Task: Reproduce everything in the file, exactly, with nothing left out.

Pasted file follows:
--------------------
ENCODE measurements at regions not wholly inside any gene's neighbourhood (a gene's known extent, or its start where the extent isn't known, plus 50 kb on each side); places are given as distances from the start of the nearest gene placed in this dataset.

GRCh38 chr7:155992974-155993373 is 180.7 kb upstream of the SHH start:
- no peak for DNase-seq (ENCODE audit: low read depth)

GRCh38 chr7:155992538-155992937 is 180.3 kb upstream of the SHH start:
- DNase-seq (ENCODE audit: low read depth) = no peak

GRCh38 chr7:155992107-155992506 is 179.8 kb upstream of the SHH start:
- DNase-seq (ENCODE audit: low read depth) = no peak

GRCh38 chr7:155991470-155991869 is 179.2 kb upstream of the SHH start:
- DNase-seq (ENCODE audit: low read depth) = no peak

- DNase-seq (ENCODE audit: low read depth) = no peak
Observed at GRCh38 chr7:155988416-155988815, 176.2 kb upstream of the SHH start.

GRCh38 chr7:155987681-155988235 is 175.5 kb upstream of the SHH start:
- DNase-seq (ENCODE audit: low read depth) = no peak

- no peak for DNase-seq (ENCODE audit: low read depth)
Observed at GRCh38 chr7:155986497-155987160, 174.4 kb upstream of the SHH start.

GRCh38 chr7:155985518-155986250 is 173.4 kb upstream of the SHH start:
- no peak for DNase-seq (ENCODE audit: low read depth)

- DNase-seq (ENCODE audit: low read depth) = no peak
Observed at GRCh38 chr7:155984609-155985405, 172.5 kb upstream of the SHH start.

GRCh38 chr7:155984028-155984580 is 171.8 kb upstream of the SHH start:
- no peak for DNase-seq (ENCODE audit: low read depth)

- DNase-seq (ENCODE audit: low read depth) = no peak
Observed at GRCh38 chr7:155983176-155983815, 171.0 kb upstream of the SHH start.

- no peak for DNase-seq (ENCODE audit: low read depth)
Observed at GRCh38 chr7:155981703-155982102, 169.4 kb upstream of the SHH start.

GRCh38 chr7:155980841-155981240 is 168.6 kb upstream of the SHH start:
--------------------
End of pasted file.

ENCODE measurements at regions not wholly inside any gene's neighbourhood (a gene's known extent, or its start where the extent isn't known, plus 50 kb on each side); places are given as distances from the start of the nearest gene placed in this dataset.

GRCh38 chr7:155992974-155993373 is 180.7 kb upstream of the SHH start:
- no peak for DNase-seq (ENCODE audit: low read depth)

GRCh38 chr7:155992538-155992937 is 180.3 kb upstream of the SHH start:
- DNase-seq (ENCODE audit: low read depth) = no peak

GRCh38 chr7:155992107-155992506 is 179.8 kb upstream of the SHH start:
- DNase-seq (ENCODE audit: low read depth) = no peak

GRCh38 chr7:155991470-155991869 is 179.2 kb upstream of the SHH start:
- DNase-seq (ENCODE audit: low read depth) = no peak

- DNase-seq (ENCODE audit: low read depth) = no peak
Observed at GRCh38 chr7:155988416-155988815, 176.2 kb upstream of the SHH start.

GRCh38 chr7:155987681-155988235 is 175.5 kb upstream of the SHH start:
- DNase-seq (ENCODE audit: low read depth) = no peak

- no peak for DNase-seq (ENCODE audit: low read depth)
Observed at GRCh38 chr7:155986497-155987160, 174.4 kb upstream of the SHH start.

GRCh38 chr7:155985518-155986250 is 173.4 kb upstream of the SHH start:
- no peak for DNase-seq (ENCODE audit: low read depth)

- DNase-seq (ENCODE audit: low read depth) = no peak
Observed at GRCh38 chr7:155984609-155985405, 172.5 kb upstream of the SHH start.

GRCh38 chr7:155984028-155984580 is 171.8 kb upstream of the SHH start:
- no peak for DNase-seq (ENCODE audit: low read depth)

- DNase-seq (ENCODE audit: low read depth) = no peak
Observed at GRCh38 chr7:155983176-155983815, 171.0 kb upstream of the SHH start.

- no peak for DNase-seq (ENCODE audit: low read depth)
Observed at GRCh38 chr7:155981703-155982102, 169.4 kb upstream of the SHH start.

GRCh38 chr7:155980841-155981240 is 168.6 kb upstream of the SHH start: